<<prophet swallowed by a whale>>

The book bearing his name majors on the person and only one verse summarises his message to which the people responded and repented (Jnh 3:4).

It is a graphic illustration of God’s grace and mercy, not just towards Nineveh the capital city of an evil empire (Assyria), but also to the reluctant prophet Jonah.  God used natural things and creatures (storm, whale, plant and worm) to bring about His purposes in Jonah’s life.

The book of Jonah records the events that took place about 760 BC.

Lessons from his life: * The Assyrians were a powerful and cruel nation, and Israel’s enemies.  Jonah would rather they were judged and punished by God than repent and receive forgiveness yet it was his God-given mission to speak the Word of the Lord to them (Jnh 1:2, 3:2, 4:2). Similarly, everyone needs to have the gospel presented to them and it is not always our choice who we will share it with. Am I effectively sharing the good news of Jesus with those in my sphere of influence, by lifestyle and in speech?  God commands all people everywhere to repent (Acts 17:30).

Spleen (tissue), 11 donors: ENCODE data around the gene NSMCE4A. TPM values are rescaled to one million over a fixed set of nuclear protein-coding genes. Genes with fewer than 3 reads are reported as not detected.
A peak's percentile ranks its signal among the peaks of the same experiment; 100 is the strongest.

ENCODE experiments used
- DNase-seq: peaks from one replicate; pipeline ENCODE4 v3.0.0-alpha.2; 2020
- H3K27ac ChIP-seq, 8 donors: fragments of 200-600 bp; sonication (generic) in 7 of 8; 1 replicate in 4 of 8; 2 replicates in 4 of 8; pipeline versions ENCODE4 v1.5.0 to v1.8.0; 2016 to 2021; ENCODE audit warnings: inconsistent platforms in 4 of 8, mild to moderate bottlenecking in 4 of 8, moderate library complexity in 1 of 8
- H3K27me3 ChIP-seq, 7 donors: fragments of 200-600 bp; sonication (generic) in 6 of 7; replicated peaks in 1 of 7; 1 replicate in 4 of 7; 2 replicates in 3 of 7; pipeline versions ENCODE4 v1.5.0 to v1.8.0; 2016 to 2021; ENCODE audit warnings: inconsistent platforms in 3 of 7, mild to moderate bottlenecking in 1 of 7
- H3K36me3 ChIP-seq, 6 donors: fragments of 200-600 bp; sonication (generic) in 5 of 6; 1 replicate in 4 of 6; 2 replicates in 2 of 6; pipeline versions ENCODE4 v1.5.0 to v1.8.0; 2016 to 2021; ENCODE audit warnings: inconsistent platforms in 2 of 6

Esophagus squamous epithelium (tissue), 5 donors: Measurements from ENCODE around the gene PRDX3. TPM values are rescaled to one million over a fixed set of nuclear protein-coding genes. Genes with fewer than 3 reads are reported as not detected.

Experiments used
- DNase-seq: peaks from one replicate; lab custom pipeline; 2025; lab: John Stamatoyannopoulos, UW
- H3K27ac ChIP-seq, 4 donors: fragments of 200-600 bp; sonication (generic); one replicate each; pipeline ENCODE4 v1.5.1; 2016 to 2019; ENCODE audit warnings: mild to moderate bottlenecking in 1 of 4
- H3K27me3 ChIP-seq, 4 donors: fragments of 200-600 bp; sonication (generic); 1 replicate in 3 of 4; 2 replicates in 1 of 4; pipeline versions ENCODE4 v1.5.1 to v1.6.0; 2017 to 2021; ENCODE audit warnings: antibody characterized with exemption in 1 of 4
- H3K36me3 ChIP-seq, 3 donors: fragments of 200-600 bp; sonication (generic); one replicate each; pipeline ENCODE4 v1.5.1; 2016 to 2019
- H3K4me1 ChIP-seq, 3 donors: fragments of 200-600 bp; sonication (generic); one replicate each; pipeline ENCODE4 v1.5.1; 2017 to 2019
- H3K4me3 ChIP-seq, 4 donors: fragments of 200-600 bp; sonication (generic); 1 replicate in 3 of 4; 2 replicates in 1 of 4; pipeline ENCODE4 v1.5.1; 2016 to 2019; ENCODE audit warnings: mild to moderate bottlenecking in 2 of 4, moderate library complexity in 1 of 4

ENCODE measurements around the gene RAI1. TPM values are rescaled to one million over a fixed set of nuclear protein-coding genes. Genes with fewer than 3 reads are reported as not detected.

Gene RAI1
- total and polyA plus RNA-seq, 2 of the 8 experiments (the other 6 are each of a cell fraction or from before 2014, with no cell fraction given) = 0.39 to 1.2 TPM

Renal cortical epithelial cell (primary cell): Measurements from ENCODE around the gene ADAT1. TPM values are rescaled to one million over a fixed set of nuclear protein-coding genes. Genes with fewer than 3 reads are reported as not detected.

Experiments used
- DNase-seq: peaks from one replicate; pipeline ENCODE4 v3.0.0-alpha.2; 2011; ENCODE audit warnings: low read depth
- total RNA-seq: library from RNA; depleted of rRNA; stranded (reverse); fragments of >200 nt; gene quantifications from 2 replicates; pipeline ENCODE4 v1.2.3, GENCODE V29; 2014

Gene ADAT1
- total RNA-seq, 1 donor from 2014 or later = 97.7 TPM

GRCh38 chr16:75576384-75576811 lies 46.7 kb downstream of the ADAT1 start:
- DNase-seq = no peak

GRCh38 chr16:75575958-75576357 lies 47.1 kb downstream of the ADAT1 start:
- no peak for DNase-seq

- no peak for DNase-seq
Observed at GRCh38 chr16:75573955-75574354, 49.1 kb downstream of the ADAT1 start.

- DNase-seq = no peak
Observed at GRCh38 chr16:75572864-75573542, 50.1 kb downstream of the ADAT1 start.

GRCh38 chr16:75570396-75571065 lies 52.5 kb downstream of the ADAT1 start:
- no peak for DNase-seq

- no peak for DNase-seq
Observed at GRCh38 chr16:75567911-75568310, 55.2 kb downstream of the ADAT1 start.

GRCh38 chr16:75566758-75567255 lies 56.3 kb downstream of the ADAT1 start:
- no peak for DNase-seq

* Jonah didn’t want to do what God told him, so in rebellion and indifference he went in the opposite direction and brought disaster upon others (Jnh 1:3-5). Are we reluctant to do God’s bidding?  Rather than reacting in fear or refusing to obey, ask God for courage and start doing what He has asked; obedience is the way to be blessed personally and for humanity in general to be touched by the gospel.

*  Even though he failed and things went from bad to worse Jonah was still God's man for this mission and He sovereignly ‘arranged matters' giving him another chance (Jnh 1:15-17, 2:10). Being in this predicament Jonah repented, promised to obey and then carried out the divine orders (Jnh 2:2-9, 3:1,3,4). We humans often try to live independently of God, however when there appears to be no other solution out of the tight corner we are in, we start to bargain with God, ‘ Get me out of this God, and I will...’.  When the pressure is off do we as readily remember and honour our word, fulfilling the promises we made to others and God?

* Jonah had experienced forgiveness for his disobedience and yet was angry when God offered the same mercy to the people of Nineveh (Jnh 3:10-4:2). Jesus highlighted this type of inconsistency in a parable saying, “Shouldn’t you have had mercy on your fellow beings just as I had on you” (Mt 18:33). God’s blessings are not exclusive – they are willingly given to all who meet His conditions.  Are we concerned over the spiritual condition of others or only over our own interests?

See also: disobedience, forgiveness, Jonah (Jnh), Nineveh, obedience, prophet, second chance.